Please note that Rocket.Chat Snaps now come with Caddy to deal with the reverse proxy and free SSL certificate’s via Let’s Encrypt – so you may wish to refer to my newer post here. NGINX won’t have websockets configured if you use this guide – which are required if you intend to use the mobile Rocket.Chat apps.

This is a simple tutorial to get Rocket.Chat running on a Ubuntu Xenial 16.04 server (You’ll likely be perfectly fine to run through the same process on a different Ubuntu version such as 18.04 if you’d prefer) In this case we’re installing this on a fresh server and we’ll be installing Rocket.Chat as a Snap and using NGINX as a reverse proxy, as well as setting up an SSL certificate via Let’s Encrypt. With this you’ll be able to get Rocket.Chat up and running within ~10 minutes, from there you can go on and make further server configuration changes for security and so on, as well as configure Rocket.Chat in more depth – which won’t be covered within the scope of this tutorial.


Let’s first start with some updates.

apt-get update
apt-get upgrade


Basic UFW setup

Let’s setup a basic firewall using UFW. First install UFW if it’s not installed –

apt-get install ufw


Setup the default access rules –

ufw default deny incoming
ufw default allow outgoing


Setup the firewall rules that we’ll want –

ufw allow 22/tcp
ufw allow 80/tcp
ufw allow 443/tcp


Enable the firewall –

ufw enable


You can check the status of ufw with –

ufw status


If you add or remove rules you should reload ufw with –

ufw reload


If you need to disable ufw you can do so with –

ufw disable


Install Fail2Ban

apt-get install fail2ban


Install Rocket.Chat as a Snap

Install Snap if it’s not already installed –

apt-get install snapd


Install Rocket.Chat –

snap install rocketchat-server


At this point the Rocket.Chat service will have automatically started, you can check if it’s running with –

service snap.rocketchat-server.rocketchat-server status


Install and configure NGINX to use as a reverse proxy + SSL setup

Install NGINX –

apt install nginx
systemctl start nginx
systemctl enable nginx


Remove the default NGINX site –

rm /etc/nginx/sites-enabled/default


Create the NGINX config for Rocket.Chat

vim /etc/nginx/sites-available/rocketchat.conf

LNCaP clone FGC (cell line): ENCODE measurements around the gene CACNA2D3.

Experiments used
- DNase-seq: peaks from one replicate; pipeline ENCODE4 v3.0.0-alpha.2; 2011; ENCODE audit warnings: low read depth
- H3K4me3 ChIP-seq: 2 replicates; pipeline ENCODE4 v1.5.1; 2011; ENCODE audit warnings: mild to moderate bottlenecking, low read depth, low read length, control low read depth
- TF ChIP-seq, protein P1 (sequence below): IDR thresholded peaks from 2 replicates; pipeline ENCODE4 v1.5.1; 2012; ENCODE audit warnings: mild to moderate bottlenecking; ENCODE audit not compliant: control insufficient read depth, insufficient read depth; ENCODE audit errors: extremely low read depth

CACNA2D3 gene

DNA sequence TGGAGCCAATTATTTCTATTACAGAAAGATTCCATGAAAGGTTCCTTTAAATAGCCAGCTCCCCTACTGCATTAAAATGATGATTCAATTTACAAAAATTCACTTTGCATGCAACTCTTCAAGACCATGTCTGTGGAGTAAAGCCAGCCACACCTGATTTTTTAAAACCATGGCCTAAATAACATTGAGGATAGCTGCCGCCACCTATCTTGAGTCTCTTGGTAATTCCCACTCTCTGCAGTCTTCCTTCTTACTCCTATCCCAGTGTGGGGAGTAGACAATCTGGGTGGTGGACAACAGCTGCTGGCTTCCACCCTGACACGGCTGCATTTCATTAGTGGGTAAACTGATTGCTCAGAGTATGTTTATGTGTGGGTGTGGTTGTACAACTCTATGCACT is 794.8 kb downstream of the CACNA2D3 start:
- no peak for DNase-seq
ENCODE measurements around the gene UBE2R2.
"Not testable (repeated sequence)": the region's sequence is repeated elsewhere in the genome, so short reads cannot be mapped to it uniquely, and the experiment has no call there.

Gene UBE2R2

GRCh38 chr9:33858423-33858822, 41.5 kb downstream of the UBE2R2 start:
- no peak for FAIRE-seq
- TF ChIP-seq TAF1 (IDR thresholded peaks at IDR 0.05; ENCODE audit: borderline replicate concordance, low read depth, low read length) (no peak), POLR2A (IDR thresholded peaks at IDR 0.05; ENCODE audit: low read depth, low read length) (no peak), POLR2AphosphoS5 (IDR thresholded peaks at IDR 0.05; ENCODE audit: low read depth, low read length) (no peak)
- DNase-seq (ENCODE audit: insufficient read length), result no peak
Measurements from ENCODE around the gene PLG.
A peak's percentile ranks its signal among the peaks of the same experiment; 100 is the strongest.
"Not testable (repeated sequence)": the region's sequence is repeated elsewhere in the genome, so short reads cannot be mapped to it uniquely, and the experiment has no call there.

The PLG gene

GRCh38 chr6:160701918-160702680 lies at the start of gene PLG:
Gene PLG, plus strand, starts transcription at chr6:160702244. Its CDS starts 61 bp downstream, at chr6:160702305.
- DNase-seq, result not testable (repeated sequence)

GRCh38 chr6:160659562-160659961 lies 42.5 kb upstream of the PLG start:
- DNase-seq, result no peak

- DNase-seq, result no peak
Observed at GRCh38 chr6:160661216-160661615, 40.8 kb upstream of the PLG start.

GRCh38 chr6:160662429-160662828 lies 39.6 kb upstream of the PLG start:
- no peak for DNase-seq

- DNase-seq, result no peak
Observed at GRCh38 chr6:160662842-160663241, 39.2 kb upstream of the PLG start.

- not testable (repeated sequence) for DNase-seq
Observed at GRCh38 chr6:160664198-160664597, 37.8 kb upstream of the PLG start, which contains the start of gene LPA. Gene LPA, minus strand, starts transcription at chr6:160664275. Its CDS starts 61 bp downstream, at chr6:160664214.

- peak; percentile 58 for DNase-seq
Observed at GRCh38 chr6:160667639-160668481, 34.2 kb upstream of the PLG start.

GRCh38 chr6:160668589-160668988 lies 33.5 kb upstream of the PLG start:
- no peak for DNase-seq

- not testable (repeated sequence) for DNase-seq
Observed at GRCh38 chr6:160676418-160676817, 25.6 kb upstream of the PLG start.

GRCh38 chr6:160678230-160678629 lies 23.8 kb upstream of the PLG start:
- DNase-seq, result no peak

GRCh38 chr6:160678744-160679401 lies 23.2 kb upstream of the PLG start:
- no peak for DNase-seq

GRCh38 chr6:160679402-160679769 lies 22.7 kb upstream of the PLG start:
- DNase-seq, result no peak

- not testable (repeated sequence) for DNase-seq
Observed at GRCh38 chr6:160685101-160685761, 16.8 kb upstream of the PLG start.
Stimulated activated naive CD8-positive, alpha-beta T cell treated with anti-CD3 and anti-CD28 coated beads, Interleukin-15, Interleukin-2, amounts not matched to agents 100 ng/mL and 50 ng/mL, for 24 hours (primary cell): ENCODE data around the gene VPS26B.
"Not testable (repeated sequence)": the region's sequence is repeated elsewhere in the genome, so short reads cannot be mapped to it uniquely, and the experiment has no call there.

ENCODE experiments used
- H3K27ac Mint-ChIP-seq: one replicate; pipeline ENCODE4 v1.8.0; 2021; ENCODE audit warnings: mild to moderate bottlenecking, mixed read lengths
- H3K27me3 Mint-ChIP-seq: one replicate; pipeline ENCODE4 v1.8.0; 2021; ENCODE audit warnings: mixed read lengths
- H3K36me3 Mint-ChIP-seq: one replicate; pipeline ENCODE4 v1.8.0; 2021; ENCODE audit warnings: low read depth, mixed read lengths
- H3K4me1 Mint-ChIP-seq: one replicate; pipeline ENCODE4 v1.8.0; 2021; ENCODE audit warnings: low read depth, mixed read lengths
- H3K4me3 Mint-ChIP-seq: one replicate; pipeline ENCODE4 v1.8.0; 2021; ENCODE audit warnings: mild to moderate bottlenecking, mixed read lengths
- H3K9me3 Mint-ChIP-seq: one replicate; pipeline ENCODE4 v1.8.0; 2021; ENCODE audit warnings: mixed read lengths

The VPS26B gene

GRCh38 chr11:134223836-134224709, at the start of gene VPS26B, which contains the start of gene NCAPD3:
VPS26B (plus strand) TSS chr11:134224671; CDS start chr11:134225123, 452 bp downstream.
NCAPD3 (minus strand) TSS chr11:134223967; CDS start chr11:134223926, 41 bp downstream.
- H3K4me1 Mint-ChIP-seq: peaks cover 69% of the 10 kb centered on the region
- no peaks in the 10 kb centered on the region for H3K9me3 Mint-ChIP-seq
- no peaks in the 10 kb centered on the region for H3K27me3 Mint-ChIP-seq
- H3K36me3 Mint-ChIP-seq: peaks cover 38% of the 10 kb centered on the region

Once inside vim, you should have the following (edit “yourserver.com” to be your actual domain that you’re going to use for this server) –

server {
     listen 80;
 
     server_name yourserver.com; 

     location / {
     proxy_pass http://localhost:3000/; 
     }
 }


Enable the new configuration by creating a link to it from /etc/nginx/sites-available/ –

ln -s /etc/nginx/sites-available/rocketchat.conf /etc/nginx/sites-enabled/


Test the configuration –

nginx -t


Assuming no errors are reported, reload the NGINX config with –

nginx -s reload


SSL Setup using Let’s Encrypt + Certbot

Install Certbot and run it –

apt-get install software-properties-common
add-apt-repository ppa:certbot/certbot
apt-get update
apt-get install python-certbot-nginx
certbot --nginx


Follow the prompts on screen and you should be issued a valid Let’s Encrypt SSL certificate. Make sure you do choose to force a HTTPS redirect when prompted.

Certbot will automatically deal with SSL certificate renewal, a cron will automatically be created under /etc/cron.d/certbot. You can test the renewal process as a dry run via –

certbot renew --dry-run


Certbot will have updated the NGINX configuration, test that the config is valid with –

certbot renew --dry-run


Assuming no errors are reported, reload the NGINX config with –

nginx -s reload


Onto Rocket.Chat itself!

At this point you’ll have a working Rocket.Chat installation running. You can browse to https://yourserver.com and you should be presented with the Setup Wizard screen to create the first user whom will by the Admin by default.

Once logged in, you should get a pop-up stating something along the lines of – The setting Site URL is configured to http://localhost and you are accessing from https://yourserver.com - Do you want to change to https://yourserver.com ? – You’ll want to click YES.

At this stage you’ll want to setup Rocket.Chat itself, so please refer to their documentation here – https://rocket.chat/docs


~Extra~

You can install a Discord style dark theme using this here! https://github.com/0x0049/Rocket.Chat.Dark